A debriefing on the conflict between Internet Archive and book publishers

Internet Archive, a not-for-profit digital library and vast collection of online artifacts, has been collecting memorabilia from the ever-expanding World Wide Web for over two decades, enabling users to revisit sites that have since been modified or deleted. But like the internet, it has also evolved since its inception, and in recent years it has also started offering a selection of e-books that any internet user can check out by creating a free account.

The latter got the organization into some trouble. Internet Archive was sued in 2020 by a group of four corporate publishers over copyright controversies – with one side saying what Internet Archive does is preservation and the other saying it is piracy since it sells books as image files distributed freely without compensation to the author.

Last week, the ongoing case entered a new chapter when the nonprofit filed a summary judgment motion, asking a federal judge to drop the lawsuit, arguing that its controlled digital lending program is “lawful fair use that surpasses traditional Library preserves lending in the digital world” because “every book loaned via CDL is already bought and paid for”. On Friday, Creative Commons released a statement in support of Internet Archive’s application.

The public libraries in your neighborhood typically work with platforms like Overdrive, Libby, Hoopla, and Cloud Library to provide digital copies of books for them to check out. But these library e-books are part of a surprisingly complex and lucrative financial structure (article by Daniel A. Gross in The New Yorker deep insights into the business behind library e-books). In addition, users with an existing library card number must log into these services.

Internet Archive works a little differently. Anyone can create a free account and browse materials such as books, movies, software, music, websites and more.

The site’s beginnings date back to 1996, when the Internet Archive was first established to preserve “a historical record of the World Wide Web.” Its mission is to “Provide universal access to all knowledge”, including researchers, historians, scholars, people with reading disabilities such as visual impairment and dyslexia, and the general public. One of his popular tools, The Wayback Machine, offers nostalgic glimpses of the public web before sites went offline or were reconstructed. And that’s not an easy task as content on the internet is increasing exponentially these days.

[Related: How to read the Popular Science archives]

In 2006, Internet Archive launched a program to digitize books that are both in copyright and in the public domain. It works with a range of global partners, including other libraries, to scan materials onto its website (Cornell University has released a handy guide on what works are in copyright and in the public domain). For in-copyright books, Internet Archive owns the physical books from which they made the digital copies restricts their distribution B. by allowing only one person to borrow a title at a time.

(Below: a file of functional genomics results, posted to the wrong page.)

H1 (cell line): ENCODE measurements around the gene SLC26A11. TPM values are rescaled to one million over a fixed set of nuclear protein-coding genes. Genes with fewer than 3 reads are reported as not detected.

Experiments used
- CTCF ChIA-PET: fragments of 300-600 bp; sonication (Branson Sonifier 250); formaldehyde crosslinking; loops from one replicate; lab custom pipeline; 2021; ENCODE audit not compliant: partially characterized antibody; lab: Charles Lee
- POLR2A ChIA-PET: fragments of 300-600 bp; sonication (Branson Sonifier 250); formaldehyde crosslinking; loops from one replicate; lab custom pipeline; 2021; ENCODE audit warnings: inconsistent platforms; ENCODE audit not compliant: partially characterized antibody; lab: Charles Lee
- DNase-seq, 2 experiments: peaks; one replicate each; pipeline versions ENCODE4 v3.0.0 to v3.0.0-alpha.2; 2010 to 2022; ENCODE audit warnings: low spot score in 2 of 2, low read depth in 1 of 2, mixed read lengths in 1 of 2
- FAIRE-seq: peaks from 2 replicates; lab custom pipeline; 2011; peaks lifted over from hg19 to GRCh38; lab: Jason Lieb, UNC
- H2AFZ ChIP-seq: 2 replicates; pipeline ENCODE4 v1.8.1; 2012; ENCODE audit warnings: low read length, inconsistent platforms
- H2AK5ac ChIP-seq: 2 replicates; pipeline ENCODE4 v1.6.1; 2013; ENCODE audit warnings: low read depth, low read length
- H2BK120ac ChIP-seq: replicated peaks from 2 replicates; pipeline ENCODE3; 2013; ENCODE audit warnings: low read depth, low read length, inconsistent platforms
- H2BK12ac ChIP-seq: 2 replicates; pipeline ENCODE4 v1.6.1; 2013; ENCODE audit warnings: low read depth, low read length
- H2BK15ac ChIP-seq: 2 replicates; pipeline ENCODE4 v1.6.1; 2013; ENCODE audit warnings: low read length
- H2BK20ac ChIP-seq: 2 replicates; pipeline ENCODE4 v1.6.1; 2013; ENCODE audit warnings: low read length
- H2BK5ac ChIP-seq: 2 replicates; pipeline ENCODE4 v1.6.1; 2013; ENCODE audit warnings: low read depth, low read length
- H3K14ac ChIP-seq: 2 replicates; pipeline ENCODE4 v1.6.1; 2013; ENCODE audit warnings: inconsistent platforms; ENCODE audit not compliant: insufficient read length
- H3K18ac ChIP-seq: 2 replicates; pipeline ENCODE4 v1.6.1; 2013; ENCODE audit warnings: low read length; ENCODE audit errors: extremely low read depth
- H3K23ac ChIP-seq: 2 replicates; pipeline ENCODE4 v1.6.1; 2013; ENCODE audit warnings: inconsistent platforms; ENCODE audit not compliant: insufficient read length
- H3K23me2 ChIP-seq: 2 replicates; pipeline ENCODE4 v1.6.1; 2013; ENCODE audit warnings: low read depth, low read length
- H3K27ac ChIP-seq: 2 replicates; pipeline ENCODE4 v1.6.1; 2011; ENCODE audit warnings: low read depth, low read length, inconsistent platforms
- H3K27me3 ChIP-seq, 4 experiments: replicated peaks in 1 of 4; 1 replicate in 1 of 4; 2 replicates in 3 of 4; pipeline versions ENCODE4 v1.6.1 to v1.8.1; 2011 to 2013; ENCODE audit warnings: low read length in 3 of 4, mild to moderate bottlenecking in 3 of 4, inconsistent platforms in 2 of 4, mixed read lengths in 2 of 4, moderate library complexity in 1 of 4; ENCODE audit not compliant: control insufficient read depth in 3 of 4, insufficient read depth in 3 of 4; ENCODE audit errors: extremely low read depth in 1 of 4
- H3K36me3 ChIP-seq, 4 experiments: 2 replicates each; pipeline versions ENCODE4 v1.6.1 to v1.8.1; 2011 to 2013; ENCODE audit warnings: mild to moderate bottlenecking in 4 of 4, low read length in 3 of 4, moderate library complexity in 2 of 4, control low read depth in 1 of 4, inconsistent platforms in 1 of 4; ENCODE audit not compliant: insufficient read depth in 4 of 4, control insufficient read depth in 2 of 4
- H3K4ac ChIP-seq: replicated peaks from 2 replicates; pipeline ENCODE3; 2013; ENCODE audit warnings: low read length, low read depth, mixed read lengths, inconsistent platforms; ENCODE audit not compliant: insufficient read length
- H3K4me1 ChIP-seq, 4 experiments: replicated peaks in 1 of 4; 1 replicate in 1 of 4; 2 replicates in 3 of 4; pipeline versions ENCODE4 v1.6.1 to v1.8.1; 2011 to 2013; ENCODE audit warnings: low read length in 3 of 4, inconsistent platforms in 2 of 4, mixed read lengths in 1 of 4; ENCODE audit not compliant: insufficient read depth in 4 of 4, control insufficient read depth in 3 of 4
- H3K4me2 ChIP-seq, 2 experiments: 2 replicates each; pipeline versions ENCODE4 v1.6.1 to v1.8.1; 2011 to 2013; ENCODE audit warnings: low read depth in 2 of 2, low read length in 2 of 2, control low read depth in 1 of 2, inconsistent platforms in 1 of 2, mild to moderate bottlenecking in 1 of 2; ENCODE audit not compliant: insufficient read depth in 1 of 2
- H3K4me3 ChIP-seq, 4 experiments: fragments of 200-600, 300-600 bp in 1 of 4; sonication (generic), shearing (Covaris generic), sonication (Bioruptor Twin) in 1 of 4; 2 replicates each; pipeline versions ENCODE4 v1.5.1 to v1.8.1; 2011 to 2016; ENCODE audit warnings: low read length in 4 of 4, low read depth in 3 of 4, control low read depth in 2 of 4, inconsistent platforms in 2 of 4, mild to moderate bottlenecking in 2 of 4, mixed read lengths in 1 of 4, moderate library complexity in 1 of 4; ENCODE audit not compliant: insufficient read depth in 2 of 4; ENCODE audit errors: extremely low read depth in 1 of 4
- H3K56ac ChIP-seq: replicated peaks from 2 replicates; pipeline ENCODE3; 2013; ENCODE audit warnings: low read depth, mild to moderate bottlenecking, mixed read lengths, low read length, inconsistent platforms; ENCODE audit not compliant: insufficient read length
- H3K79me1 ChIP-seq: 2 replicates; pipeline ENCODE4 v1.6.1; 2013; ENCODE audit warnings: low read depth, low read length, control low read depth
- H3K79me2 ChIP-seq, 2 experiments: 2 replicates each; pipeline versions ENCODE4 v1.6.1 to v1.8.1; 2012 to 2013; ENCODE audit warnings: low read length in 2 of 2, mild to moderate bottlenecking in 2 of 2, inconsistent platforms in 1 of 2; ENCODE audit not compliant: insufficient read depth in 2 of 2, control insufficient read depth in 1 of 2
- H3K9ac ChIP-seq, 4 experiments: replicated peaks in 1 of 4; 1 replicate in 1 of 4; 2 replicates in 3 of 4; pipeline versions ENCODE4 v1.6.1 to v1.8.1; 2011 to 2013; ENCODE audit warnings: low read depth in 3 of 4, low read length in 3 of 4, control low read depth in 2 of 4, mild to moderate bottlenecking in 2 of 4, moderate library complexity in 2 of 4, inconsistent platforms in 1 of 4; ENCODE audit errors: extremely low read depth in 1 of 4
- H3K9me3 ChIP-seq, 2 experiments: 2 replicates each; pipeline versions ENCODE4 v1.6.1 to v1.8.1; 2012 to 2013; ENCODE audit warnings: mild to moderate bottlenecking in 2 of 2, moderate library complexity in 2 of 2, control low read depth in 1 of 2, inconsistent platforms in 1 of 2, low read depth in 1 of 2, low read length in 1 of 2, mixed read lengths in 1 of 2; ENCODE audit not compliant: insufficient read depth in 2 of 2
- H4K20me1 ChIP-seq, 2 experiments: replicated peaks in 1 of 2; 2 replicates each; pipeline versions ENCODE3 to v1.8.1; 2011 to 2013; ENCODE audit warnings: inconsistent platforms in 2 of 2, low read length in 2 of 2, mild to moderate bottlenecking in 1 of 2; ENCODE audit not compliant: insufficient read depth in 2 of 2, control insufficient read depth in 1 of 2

Book publishers, namely the Hachette Book Group, HarperCollins, John Wiley Sons and Penguin Random House, were not enthusiastic about this practice and demanded financial damages for the 127 copyright-shared books. vox It is estimated that if the publishers win, Internet Archive would have to pay $19 million, which is about “a year’s worth of operating income.”

In recent filings, the publishers accused Internet Archive of “amassing a collection of more than three million unauthorized in-copyright e-books — including more than 33,000 publishers’ commercially available titles — without obtaining licenses for them or notifying the rightsholders pay a cent for the exploitation of their works. Anyone in the world with an internet connection can instantly access these stolen works through IA’s interconnected archive.org and openlibrary.org websites.”

In its defense, Internet Archive, which is represented by the Electronic Frontier Foundation, says that “libraries have been practicing CDL in one form or another for more than a decade” and that Internet Archive has funded its digitized books on its “own on a loan basis, backed by strong technical safeguards to enforce credit limits.”

“CDL makes books easier to access for users who live far from a physical library or have print disabilities. It supports research, science and cultural participation in many ways,” wrote EFF and Internet Archive in a memorandum.

In addition, said the founder of the Internet Archive, Brewster Kahle vox in 2020 that “when nonprofit libraries have been sued in the past for helping their users access their collections, courts have ruled that they were complicit in fair use, as in the HathiTrust case.” A similar ruling was issued for a lawsuit against Google Books.

Interested in further reviewing Internet Archive? Go to their website to read their content catalogue.

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